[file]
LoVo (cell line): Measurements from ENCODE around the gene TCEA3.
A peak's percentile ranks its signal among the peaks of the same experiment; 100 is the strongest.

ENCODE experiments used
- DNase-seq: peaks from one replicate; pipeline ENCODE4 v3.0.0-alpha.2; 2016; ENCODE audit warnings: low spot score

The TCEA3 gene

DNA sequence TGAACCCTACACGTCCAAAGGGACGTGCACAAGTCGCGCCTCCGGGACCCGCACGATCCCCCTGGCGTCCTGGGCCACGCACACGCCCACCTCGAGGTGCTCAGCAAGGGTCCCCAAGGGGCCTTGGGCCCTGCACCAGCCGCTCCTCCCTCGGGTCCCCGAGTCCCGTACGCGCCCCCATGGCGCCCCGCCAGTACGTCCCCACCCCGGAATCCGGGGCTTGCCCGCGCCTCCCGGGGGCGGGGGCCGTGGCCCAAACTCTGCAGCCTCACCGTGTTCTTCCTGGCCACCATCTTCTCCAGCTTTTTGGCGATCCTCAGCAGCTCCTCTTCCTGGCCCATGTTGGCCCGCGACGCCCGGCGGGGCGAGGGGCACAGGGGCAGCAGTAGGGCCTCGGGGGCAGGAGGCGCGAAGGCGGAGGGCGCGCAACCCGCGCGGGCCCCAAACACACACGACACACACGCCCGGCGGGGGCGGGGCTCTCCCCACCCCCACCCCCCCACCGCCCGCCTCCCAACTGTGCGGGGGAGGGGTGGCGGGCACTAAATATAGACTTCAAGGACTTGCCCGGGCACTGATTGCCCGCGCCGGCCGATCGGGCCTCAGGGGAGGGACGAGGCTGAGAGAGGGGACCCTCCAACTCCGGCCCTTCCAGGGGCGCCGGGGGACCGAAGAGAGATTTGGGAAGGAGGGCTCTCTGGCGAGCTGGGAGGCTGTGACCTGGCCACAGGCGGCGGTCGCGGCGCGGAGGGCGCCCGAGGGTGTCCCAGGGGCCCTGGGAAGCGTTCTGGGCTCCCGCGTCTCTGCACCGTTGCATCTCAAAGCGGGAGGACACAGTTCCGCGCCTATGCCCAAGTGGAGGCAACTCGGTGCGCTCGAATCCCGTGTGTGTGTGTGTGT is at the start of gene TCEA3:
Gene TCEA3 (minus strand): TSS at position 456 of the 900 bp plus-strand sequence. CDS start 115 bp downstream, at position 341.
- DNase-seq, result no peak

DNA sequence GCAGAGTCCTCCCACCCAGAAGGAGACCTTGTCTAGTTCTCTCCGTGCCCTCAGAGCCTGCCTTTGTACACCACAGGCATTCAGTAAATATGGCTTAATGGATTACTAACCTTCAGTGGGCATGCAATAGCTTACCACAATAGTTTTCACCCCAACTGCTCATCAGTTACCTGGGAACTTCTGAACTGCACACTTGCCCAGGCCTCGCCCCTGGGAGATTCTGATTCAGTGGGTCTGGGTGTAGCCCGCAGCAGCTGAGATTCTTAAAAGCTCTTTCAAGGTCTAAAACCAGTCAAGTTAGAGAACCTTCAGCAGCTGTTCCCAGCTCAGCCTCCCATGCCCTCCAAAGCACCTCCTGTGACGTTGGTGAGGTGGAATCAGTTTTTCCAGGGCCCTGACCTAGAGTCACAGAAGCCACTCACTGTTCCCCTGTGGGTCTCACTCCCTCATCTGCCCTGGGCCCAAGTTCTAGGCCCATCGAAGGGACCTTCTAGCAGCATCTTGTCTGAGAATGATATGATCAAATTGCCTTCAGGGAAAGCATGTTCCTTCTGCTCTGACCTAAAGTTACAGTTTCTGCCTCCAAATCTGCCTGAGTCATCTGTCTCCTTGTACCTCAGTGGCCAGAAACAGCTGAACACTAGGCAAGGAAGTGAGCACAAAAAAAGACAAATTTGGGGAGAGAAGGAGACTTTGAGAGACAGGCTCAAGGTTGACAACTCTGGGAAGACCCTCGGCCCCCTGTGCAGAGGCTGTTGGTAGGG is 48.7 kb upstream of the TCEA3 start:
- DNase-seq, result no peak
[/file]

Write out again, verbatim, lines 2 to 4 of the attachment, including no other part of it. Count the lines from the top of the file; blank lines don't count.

A peak's percentile ranks its signal among the peaks of the same experiment; 100 is the strongest.

ENCODE experiments used
- DNase-seq: peaks from one replicate; pipeline ENCODE4 v3.0.0-alpha.2; 2016; ENCODE audit warnings: low spot score